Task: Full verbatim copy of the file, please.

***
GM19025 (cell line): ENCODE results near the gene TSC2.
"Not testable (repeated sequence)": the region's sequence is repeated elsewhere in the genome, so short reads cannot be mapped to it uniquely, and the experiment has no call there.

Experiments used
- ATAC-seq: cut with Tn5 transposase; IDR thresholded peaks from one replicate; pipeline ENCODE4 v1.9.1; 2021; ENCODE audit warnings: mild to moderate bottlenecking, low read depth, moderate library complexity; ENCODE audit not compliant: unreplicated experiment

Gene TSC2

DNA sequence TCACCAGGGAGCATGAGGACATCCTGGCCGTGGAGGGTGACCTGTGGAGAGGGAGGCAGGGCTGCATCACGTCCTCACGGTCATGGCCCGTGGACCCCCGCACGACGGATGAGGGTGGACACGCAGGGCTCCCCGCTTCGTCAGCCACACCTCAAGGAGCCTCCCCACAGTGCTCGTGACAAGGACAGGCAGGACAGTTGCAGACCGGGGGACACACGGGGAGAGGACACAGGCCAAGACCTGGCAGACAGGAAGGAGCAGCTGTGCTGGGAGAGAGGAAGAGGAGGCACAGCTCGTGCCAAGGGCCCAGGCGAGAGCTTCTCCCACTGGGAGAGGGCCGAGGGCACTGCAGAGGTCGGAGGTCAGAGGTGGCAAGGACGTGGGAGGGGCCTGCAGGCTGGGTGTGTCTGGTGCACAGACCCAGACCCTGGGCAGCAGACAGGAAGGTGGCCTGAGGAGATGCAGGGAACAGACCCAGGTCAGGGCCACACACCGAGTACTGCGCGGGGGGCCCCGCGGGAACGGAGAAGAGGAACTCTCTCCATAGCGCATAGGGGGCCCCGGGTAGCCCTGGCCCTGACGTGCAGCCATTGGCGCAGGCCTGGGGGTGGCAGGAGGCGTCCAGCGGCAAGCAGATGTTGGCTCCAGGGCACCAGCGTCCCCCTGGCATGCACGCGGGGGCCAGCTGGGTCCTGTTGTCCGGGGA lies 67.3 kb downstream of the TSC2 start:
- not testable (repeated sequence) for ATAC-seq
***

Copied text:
GM19025 (cell line): ENCODE results near the gene TSC2.
"Not testable (repeated sequence)": the region's sequence is repeated elsewhere in the genome, so short reads cannot be mapped to it uniquely, and the experiment has no call there.

Experiments used
- ATAC-seq: cut with Tn5 transposase; IDR thresholded peaks from one replicate; pipeline ENCODE4 v1.9.1; 2021; ENCODE audit warnings: mild to moderate bottlenecking, low read depth, moderate library complexity; ENCODE audit not compliant: unreplicated experiment

Gene TSC2

DNA sequence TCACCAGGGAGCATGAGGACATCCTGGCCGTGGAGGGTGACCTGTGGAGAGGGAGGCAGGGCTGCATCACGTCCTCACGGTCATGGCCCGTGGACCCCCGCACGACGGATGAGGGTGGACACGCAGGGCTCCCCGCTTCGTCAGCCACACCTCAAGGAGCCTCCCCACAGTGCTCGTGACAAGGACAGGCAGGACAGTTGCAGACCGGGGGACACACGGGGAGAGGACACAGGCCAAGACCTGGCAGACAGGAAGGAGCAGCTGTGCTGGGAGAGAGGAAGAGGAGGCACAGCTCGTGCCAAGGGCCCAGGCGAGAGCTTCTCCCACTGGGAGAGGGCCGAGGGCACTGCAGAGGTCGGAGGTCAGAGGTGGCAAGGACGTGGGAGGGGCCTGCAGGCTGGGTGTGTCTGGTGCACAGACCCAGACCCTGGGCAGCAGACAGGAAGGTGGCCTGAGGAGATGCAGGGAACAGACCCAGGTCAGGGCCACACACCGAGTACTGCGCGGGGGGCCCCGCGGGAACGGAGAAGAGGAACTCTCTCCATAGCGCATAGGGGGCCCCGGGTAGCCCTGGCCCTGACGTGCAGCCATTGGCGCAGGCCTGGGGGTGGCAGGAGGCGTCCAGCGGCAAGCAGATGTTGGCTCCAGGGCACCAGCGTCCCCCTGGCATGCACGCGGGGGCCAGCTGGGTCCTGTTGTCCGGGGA lies 67.3 kb downstream of the TSC2 start:
- not testable (repeated sequence) for ATAC-seq